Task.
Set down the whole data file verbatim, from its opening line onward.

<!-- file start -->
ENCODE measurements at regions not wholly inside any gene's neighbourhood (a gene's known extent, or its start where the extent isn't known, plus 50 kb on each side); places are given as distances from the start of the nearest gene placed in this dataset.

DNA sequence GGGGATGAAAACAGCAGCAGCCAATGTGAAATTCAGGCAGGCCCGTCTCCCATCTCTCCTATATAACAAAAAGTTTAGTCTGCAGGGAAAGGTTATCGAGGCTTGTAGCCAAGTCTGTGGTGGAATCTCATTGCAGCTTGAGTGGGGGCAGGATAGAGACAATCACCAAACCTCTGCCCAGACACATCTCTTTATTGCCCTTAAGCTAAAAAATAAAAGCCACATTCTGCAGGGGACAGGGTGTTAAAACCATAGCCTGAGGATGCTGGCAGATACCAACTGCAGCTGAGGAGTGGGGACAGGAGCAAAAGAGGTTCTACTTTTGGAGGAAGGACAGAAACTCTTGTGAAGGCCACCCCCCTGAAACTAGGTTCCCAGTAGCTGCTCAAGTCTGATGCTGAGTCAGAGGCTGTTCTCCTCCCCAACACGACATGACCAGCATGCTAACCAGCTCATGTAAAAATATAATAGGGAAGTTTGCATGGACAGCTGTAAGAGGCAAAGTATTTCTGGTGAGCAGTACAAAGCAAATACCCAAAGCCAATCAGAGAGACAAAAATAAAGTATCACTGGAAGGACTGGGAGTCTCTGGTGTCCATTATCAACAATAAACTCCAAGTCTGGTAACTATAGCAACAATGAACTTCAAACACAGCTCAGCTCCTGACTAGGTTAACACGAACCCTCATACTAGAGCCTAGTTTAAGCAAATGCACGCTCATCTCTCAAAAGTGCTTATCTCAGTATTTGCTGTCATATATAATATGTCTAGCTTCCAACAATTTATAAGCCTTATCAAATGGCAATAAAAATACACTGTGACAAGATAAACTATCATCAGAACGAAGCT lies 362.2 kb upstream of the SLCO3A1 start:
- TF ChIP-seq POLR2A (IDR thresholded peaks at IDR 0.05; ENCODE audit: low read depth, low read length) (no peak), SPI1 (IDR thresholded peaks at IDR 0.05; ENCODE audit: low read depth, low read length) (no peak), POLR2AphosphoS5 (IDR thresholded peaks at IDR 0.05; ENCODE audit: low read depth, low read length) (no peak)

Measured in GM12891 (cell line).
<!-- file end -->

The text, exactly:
ENCODE measurements at regions not wholly inside any gene's neighbourhood (a gene's known extent, or its start where the extent isn't known, plus 50 kb on each side); places are given as distances from the start of the nearest gene placed in this dataset.

DNA sequence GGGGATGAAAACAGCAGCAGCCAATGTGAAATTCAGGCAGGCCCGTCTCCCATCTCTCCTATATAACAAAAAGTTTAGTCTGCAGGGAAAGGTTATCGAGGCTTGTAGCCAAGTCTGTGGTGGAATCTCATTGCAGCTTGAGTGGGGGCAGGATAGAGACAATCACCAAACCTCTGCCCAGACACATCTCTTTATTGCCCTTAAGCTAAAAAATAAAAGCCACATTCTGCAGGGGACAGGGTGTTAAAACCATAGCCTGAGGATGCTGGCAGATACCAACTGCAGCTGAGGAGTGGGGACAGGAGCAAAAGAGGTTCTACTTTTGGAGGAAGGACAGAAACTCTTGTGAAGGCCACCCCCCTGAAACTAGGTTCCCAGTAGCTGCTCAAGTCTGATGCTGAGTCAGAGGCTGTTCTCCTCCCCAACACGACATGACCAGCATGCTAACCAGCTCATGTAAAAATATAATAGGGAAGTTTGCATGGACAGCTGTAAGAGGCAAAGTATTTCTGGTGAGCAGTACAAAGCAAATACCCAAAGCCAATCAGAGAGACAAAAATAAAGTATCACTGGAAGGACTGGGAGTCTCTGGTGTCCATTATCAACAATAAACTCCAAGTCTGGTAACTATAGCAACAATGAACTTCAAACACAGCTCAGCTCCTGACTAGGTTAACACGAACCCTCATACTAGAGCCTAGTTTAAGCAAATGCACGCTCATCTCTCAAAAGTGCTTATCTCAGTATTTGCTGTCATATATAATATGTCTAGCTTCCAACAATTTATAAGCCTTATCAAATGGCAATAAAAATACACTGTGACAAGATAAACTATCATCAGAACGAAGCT lies 362.2 kb upstream of the SLCO3A1 start:
- TF ChIP-seq POLR2A (IDR thresholded peaks at IDR 0.05; ENCODE audit: low read depth, low read length) (no peak), SPI1 (IDR thresholded peaks at IDR 0.05; ENCODE audit: low read depth, low read length) (no peak), POLR2AphosphoS5 (IDR thresholded peaks at IDR 0.05; ENCODE audit: low read depth, low read length) (no peak)

Measured in GM12891 (cell line).